Utilitrac? EES officials hope e-map system is on the horizon

By Thomas Wilson

   A big step in restoring electricity during a power outage means knowing where the power is off.
   Officials with the Elizabethton Electric System (EES) believe a major step forward into updating the system's analysis capabilities is acquiring an electronic mapping system to replace paper grid maps.
   "We are to the point that I feel it is time for us to get into the 21st century with a computerized mapping system," EES General Manager Phil Isaacs said. "It would make us a lot more efficient."
   The mapping program called "Utilitrac" is an electronic mapping system capable of placing the EES service area on a computer map.
   Using global positions system (GPS) technology, the Utilitrac system could track outages, flipped breakers and substations performance on a computer. Acquiring the system would involve a one-time cost of $50,000 for the software and technology, said Isaacs. The system could overlay the city's water and sewer infrastructure as well as natural gas and underground utility lines into the mapping system.
   Joe Campbell, manager of the system's engineering department, and fellow engineer Gary Richards spend a great deal of time on the logistics of the EES service area. Whether downed power lines or numerous daily "one-call" inquiries about underground power lines, both agreed that the free flow of data the Utilitrac provided could be stored and updated more efficiently than flipping pages.
   "Everything you do continuously is put on the map," said Campbell. "You are less likely to have an error if things are well-defined."
   The software opened the door for system engineers to develop outage reports electronically. That feature would ease the duration of power outages to customers while giving the system a comprehensive overview of its system.
   The EES presently tracks outages and service calls via a grid map of the entire service area. The grid overlay corresponds to several maps comprised of 415 pages -- mostly with frayed edges -- used by the service and maintenance division of the EES.
   While system engineers using CAD systems on large projects, the new installation of lines and meters in addition to system upgrades must be documented on the grid maps by hand. A daunting task considering the service area extends approximately 780 miles and serves over 25,000 customers, according to February status reports.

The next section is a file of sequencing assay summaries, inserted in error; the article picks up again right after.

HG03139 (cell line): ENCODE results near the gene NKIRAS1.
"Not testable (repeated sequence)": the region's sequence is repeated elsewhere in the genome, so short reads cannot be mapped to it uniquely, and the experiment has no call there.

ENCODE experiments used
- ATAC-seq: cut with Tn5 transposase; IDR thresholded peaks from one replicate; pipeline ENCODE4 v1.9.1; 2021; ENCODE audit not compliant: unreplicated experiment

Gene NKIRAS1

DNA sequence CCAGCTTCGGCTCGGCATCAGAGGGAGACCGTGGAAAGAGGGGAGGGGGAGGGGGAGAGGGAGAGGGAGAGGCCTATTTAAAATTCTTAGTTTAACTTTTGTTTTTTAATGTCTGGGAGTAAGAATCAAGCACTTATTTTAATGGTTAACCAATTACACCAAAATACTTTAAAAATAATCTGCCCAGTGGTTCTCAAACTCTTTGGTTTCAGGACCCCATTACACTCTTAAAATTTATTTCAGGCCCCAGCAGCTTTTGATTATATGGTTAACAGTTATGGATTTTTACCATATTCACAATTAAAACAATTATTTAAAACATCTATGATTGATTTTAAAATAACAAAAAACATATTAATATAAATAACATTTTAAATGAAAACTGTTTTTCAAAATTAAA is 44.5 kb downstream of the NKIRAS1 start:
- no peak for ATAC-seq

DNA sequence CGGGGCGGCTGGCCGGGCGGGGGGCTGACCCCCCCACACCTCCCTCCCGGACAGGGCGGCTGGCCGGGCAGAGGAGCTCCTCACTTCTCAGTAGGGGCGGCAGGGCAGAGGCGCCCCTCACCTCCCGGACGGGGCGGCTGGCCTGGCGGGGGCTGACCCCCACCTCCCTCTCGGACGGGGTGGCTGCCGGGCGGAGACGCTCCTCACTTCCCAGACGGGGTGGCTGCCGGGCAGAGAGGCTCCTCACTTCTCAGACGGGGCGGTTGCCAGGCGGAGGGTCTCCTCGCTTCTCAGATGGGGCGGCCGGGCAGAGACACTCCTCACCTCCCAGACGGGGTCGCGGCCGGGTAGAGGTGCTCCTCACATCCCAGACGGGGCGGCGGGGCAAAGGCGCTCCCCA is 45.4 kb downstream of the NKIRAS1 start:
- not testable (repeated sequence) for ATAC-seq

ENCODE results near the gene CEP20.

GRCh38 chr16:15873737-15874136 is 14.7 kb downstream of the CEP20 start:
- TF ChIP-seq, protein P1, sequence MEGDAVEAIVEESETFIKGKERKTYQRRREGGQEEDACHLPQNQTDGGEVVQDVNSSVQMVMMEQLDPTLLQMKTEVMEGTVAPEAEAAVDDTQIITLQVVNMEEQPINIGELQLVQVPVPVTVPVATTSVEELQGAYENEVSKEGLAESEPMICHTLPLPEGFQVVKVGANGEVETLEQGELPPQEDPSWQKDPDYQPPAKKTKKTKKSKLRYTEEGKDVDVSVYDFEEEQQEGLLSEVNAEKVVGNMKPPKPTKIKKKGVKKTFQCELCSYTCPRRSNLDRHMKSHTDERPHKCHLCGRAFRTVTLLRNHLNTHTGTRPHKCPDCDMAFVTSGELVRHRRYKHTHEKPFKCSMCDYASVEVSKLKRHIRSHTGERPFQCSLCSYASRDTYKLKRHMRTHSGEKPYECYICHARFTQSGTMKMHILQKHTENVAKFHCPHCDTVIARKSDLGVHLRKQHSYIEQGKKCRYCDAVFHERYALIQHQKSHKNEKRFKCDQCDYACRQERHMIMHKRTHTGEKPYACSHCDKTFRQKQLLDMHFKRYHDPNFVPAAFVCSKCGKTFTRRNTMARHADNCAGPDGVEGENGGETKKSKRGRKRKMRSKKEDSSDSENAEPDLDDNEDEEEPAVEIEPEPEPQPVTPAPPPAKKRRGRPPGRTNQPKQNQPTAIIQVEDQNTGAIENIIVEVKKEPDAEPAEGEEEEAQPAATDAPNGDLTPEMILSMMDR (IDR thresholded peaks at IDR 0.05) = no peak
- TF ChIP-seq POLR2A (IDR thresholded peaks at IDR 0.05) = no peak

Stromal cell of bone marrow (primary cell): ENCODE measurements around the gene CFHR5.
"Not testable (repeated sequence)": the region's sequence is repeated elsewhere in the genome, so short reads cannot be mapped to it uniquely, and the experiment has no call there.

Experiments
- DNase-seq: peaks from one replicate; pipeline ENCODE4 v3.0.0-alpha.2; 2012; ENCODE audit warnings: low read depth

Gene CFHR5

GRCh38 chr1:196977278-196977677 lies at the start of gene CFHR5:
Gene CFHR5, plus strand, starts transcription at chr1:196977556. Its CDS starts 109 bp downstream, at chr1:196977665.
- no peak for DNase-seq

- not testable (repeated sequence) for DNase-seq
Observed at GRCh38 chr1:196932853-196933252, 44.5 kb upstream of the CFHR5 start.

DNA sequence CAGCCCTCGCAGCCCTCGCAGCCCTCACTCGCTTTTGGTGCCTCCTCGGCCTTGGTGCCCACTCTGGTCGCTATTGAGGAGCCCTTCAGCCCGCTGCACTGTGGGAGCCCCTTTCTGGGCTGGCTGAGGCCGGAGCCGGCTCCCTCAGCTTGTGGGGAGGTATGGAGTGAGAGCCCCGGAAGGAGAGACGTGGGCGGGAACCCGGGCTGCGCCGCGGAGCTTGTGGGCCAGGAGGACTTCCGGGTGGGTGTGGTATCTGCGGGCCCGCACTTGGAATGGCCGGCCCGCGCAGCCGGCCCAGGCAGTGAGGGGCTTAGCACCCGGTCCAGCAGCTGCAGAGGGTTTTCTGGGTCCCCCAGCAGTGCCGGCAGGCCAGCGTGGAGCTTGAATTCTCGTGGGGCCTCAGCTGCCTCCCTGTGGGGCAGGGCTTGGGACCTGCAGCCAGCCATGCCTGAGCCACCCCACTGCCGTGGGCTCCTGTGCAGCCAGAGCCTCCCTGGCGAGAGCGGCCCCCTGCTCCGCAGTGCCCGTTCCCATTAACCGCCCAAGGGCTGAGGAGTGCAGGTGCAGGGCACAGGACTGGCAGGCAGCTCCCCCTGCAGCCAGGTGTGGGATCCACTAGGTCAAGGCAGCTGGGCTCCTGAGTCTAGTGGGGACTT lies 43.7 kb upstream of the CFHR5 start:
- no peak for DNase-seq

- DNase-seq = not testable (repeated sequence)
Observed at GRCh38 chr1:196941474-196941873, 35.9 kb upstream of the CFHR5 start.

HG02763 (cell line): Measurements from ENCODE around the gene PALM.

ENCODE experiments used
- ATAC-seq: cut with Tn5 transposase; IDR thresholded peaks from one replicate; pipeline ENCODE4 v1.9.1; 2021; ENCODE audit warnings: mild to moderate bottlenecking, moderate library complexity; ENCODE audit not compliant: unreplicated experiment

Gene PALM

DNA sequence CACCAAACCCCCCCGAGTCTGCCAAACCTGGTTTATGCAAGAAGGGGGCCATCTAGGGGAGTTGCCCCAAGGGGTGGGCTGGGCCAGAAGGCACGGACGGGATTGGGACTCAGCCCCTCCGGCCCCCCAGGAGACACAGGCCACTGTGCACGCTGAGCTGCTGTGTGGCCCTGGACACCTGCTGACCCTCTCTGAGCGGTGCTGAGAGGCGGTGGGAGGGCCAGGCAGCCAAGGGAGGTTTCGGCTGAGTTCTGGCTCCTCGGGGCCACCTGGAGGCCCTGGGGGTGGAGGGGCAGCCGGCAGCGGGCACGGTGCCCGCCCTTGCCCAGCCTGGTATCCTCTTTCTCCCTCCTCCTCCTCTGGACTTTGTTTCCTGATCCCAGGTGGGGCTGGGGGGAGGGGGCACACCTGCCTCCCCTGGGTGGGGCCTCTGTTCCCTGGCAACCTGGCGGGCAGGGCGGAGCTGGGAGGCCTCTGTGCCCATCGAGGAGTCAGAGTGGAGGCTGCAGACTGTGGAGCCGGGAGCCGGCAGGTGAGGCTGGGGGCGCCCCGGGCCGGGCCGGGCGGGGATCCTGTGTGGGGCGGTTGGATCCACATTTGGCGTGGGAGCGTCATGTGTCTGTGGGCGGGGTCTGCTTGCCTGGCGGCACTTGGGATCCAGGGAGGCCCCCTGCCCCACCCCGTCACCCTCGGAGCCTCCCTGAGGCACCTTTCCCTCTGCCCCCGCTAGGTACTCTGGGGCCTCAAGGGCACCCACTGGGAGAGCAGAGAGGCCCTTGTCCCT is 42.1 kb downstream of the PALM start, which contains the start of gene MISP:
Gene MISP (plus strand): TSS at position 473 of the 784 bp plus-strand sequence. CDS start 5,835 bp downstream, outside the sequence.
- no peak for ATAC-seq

Mapping the system required a one-time, pole-by-pole count of the entire system, a process projected to take three to five years to complete, EES officials said. The count included identifying each transformer, breaker, substation and aerial and underground power lines on the system. The survey would also account for pole attachments such as telephone and cable telecommunications companies that pay the system a "pole attachment" fee.
   "We have to go out and collect data, but we do it one time and that's it," said Campbell. Once that data was gathered and plugged into the system, engineers and power linemen could identify the site of problems quicker.
   "It gives us more accurate reporting," said Isaacs. He also said he hoped to use part-time help during the summer months to gather data for the mapping system if the EES Power Board gave him the go-ahead to purchase the Utilitrac software and initiate the program.
   When electricity goes out, it may take hours to locate the source of the problem. Telephone calls from disgruntled customers can narrow the area where the problem might be located, but still doesn't give linemen a pinpoint place to look.
   "Everything new has to be hand-drawn," said Campbell. "With this, you will have information here at the office and see it on the front end to know if a line is broken or a substation is out."
   The electronic mapping system has been placed on the system's capital budget for the last three years, Isaacs said. The EES has completed 20 percent of their $502,000 capital budget for 2002 although Isaacs said that figure did not represent ongoing projects also submitted to the capital budget. The Utilitrac system would require a $50,000 capital buy for the system plus an $800 monthly fee to CSA for software and technical support.
   The system had constructed two new substations in recent years and had lightened the capital project load over the past two years, Isaacs said.
   The Bristol Tennessee Electric System and Erwin Utilities had installed or were in the process of installing the Utilitrac software to monitor their service areas, Isaacs said.
   CSA, a public power not-for-profit organization, currently manages the system's billing and customer database. Isaacs said the system planned to locate computer servers in-house at some point in the future with CSA remaining as a software and technical support.
   "We won't be so dependent on the CSA mainframe computer," said Isaacs, "and payments we make to CSA would be cut in half because we will be able to operate our software internally."
   While the system had a price tag and monthly service fee, Isaacs pointed out that the system continued to operate with fewer employees than it had when he became general manager in 1996.
   When longtime EES employees retired, they took their knowledge of the system's geography with them, Isaacs said. "We are trying to do more work with fewer employees," he said. "They set up the system and they have a lot of knowledge, but as we have developed, the system has become more complex."